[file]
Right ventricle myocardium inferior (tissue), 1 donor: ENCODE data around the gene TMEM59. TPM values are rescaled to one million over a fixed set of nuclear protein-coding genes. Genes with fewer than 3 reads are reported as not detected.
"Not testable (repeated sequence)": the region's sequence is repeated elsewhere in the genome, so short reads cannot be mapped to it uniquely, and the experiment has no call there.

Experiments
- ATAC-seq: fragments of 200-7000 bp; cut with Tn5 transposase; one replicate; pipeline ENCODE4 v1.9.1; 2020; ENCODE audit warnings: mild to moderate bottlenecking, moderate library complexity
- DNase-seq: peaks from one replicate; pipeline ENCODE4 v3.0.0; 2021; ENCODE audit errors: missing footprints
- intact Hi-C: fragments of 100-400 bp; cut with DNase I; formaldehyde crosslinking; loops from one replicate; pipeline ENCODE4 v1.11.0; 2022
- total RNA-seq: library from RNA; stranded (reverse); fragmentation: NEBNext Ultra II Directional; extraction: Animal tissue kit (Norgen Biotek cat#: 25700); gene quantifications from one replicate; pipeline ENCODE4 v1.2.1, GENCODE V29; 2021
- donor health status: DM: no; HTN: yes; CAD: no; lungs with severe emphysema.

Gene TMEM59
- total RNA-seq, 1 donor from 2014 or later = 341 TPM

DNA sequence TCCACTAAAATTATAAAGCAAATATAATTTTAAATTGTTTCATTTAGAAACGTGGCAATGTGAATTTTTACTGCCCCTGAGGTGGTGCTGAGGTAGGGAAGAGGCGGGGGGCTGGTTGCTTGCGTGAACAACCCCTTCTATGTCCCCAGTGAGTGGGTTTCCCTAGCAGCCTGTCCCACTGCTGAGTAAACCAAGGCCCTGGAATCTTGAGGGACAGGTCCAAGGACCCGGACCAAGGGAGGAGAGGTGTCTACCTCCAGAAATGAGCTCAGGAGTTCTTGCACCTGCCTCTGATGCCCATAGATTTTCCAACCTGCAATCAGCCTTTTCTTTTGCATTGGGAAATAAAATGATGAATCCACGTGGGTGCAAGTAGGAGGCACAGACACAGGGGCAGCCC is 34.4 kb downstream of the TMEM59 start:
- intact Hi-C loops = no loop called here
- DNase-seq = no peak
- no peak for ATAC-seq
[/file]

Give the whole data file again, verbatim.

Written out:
Right ventricle myocardium inferior (tissue), 1 donor: ENCODE data around the gene TMEM59. TPM values are rescaled to one million over a fixed set of nuclear protein-coding genes. Genes with fewer than 3 reads are reported as not detected.
"Not testable (repeated sequence)": the region's sequence is repeated elsewhere in the genome, so short reads cannot be mapped to it uniquely, and the experiment has no call there.

Experiments
- ATAC-seq: fragments of 200-7000 bp; cut with Tn5 transposase; one replicate; pipeline ENCODE4 v1.9.1; 2020; ENCODE audit warnings: mild to moderate bottlenecking, moderate library complexity
- DNase-seq: peaks from one replicate; pipeline ENCODE4 v3.0.0; 2021; ENCODE audit errors: missing footprints
- intact Hi-C: fragments of 100-400 bp; cut with DNase I; formaldehyde crosslinking; loops from one replicate; pipeline ENCODE4 v1.11.0; 2022
- total RNA-seq: library from RNA; stranded (reverse); fragmentation: NEBNext Ultra II Directional; extraction: Animal tissue kit (Norgen Biotek cat#: 25700); gene quantifications from one replicate; pipeline ENCODE4 v1.2.1, GENCODE V29; 2021
- donor health status: DM: no; HTN: yes; CAD: no; lungs with severe emphysema.

Gene TMEM59
- total RNA-seq, 1 donor from 2014 or later = 341 TPM

DNA sequence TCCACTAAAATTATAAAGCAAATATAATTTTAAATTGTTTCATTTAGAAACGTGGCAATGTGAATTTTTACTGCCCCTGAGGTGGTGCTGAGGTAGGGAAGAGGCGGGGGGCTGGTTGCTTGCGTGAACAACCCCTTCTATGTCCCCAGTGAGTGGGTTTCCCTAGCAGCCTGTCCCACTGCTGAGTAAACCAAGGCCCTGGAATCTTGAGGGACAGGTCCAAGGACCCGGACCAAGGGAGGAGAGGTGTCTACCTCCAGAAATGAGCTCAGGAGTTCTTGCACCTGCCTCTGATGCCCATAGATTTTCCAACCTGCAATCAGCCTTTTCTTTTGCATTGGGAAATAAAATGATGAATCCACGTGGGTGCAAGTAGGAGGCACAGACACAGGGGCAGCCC is 34.4 kb downstream of the TMEM59 start:
- intact Hi-C loops = no loop called here
- DNase-seq = no peak
- no peak for ATAC-seq